• Center on Health Equity and Access
  • Clinical
  • Health Care Cost
  • Health Care Delivery
  • Insurance
  • Policy
  • Technology
  • Value-Based Care

Quality, Health, and Spending in Medicare Advantage and Traditional Medicare

The American Journal of Managed CareSeptember 2021
Volume 27
Issue 9

In a review of literature published since the Affordable Care Act’s passage, more than half of analyses find that Medicare Advantage outperforms traditional Medicare on quality, health, and cost outcomes.


Objectives: To compare Medicare Advantage (MA) and traditional Medicare (TM) performance on quality, health, and cost outcomes in peer-reviewed literature published since 2010.

Study Design: Systematic review of peer-reviewed papers published between January 1, 2010, and May 1, 2020.

Methods: To identify relevant research papers, we searched MEDLINE, EBSCO, and ProQuest. We excluded any studies that did not meet several inclusion criteria. Titles, abstracts, and full-text articles were independently reviewed by 1 author and several trained research assistants. Disagreements were resolved through discussion. We also reviewed the bibliographies of included studies and consulted subject matter experts to identify additional papers.

For each eligible study, we extracted the first author, year published, study design, data sources, study years, sample sizes, relevant measures, and study quality. To ensure consistent and complete data extraction, each article was reviewed by 2 reviewers. Study quality was assessed using a modified Newcastle-Ottawa Scale.

Results: Thirty-five studies including 208 analyses were included. All included studies were observational. Two-thirds of studies were of high methodological quality for observational studies, and 49% addressed selection bias. Analyses compared quality of care (41%), health outcomes (44%), and spending (15%). Overall, 65% of analyses found a statistically significant relationship: 52% favored MA and 13% favored TM.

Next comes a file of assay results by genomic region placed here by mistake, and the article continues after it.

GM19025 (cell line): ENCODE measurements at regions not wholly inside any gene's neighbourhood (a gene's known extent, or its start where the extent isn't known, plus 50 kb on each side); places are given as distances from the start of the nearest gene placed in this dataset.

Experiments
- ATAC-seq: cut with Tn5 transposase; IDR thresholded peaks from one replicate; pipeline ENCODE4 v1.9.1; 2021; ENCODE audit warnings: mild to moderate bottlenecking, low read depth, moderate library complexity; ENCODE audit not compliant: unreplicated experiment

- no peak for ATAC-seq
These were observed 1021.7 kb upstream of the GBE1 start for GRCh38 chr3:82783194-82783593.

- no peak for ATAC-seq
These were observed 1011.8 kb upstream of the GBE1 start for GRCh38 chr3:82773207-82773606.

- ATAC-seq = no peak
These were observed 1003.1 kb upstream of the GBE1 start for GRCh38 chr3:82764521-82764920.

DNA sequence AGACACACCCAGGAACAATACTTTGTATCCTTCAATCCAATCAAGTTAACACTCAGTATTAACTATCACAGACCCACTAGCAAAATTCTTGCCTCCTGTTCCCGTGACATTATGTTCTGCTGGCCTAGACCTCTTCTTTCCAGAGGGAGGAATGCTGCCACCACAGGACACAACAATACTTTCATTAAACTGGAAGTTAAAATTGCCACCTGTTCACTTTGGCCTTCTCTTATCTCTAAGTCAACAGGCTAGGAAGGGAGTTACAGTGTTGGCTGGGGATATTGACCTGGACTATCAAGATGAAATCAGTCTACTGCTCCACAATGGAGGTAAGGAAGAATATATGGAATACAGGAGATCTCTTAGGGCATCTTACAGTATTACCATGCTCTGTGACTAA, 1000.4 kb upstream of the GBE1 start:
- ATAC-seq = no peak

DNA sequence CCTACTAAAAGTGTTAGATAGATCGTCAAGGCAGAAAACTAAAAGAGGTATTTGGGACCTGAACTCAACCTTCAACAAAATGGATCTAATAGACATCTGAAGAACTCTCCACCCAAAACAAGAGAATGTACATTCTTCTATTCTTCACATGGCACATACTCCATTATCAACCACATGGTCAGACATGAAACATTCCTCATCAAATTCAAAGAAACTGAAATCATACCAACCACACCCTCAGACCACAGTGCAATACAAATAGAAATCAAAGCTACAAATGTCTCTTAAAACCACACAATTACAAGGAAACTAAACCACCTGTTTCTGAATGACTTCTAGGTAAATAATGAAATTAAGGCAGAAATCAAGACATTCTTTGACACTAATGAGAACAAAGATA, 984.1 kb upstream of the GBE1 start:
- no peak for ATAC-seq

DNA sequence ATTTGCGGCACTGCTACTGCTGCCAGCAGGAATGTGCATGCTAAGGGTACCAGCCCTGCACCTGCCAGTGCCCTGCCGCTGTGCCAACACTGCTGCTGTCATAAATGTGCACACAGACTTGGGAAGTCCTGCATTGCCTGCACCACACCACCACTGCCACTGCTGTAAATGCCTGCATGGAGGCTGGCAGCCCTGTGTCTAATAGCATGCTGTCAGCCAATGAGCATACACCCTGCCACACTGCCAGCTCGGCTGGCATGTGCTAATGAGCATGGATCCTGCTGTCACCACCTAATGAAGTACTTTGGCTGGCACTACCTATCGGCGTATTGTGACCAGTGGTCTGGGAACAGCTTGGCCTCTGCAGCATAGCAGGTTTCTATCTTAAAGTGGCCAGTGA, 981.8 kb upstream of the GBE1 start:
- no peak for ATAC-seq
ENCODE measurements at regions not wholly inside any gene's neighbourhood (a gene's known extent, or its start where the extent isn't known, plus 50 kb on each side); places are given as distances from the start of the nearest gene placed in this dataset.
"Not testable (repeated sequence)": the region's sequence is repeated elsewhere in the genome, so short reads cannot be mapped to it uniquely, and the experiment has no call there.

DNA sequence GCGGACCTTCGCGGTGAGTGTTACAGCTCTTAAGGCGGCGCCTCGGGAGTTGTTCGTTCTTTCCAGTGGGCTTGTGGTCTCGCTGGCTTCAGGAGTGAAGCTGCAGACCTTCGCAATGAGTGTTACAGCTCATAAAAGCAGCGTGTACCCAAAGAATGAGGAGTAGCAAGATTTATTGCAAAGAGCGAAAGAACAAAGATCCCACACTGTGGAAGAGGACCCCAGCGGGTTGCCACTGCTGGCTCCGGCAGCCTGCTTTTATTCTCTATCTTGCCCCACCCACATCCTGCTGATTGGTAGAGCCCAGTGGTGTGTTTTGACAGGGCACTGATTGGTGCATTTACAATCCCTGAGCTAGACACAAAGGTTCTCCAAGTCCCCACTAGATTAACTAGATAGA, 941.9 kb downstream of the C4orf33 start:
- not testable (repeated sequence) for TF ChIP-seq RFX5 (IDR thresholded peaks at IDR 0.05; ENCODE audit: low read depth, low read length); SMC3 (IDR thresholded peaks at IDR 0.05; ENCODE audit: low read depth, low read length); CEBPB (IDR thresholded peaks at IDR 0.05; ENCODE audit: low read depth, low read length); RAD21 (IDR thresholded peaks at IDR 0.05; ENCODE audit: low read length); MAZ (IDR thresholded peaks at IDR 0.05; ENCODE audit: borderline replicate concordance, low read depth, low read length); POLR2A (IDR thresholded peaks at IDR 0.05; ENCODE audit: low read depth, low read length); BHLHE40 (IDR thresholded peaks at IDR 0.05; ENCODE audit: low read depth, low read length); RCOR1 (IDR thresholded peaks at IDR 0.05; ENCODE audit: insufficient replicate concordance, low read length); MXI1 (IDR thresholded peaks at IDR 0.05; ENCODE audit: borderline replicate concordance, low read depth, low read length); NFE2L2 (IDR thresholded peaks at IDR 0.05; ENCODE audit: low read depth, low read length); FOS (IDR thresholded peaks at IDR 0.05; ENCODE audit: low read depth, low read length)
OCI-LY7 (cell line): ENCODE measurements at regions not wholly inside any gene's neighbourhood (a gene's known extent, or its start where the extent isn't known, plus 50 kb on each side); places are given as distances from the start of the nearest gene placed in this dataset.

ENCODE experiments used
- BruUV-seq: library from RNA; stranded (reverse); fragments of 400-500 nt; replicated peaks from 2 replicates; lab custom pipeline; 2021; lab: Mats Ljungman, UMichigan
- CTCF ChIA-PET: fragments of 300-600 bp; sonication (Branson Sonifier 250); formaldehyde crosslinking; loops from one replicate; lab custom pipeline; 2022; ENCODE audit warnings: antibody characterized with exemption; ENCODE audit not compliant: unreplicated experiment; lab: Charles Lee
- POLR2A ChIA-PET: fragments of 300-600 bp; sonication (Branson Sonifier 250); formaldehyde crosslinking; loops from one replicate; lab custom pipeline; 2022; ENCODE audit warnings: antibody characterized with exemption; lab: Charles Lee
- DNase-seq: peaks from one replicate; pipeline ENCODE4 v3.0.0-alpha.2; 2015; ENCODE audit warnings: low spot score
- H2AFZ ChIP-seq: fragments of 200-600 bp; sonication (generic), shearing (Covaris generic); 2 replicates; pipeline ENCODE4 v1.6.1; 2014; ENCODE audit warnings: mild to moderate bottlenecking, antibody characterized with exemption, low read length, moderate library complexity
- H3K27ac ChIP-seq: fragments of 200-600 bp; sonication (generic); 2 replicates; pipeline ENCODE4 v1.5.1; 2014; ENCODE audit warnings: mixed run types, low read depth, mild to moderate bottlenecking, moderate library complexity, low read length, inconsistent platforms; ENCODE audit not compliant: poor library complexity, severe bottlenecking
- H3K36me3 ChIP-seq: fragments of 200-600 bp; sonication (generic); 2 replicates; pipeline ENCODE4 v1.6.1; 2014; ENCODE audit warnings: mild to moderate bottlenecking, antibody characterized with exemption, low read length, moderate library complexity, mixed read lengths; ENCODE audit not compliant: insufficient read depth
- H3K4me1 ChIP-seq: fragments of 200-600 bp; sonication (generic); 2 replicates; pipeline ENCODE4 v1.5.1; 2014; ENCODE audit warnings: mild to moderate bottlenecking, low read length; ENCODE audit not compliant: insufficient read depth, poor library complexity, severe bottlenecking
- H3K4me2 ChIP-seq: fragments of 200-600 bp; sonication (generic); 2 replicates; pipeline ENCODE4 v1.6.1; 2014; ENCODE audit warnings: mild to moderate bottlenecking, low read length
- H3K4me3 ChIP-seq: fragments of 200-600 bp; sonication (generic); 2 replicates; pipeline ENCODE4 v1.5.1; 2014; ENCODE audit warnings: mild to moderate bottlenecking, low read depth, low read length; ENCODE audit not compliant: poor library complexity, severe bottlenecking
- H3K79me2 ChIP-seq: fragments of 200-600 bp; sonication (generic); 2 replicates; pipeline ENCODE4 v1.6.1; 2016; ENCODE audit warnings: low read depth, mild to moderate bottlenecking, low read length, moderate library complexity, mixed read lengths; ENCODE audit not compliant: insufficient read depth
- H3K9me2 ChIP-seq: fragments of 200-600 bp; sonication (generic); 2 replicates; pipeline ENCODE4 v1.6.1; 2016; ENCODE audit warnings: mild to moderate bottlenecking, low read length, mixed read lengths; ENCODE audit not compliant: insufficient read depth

Conclusions: More than half of recent analyses comparing MA and TM find that MA delivers significantly better quality of care, better health outcomes, and lower costs compared with TM.

Am J Manag Care. 2021;27(9):395-400. https://doi.org/10.37765/ajmc.2021.88641


Takeaway Points

This systematic review revealed that more than half of analyses found that Medicare Advantage beneficiaries experienced better quality of care, better health outcomes, and lower spending across a wide range of settings of care and research questions.

  • One-third of studies were of low quality, and more than half did not account for selection bias.
  • Future studies should look to leverage experimental and nonexperimental study designs to isolate the benefit of Medicare Advantage for beneficiaries and identify what aspects of the Medicare Advantage benefit add the greatest value.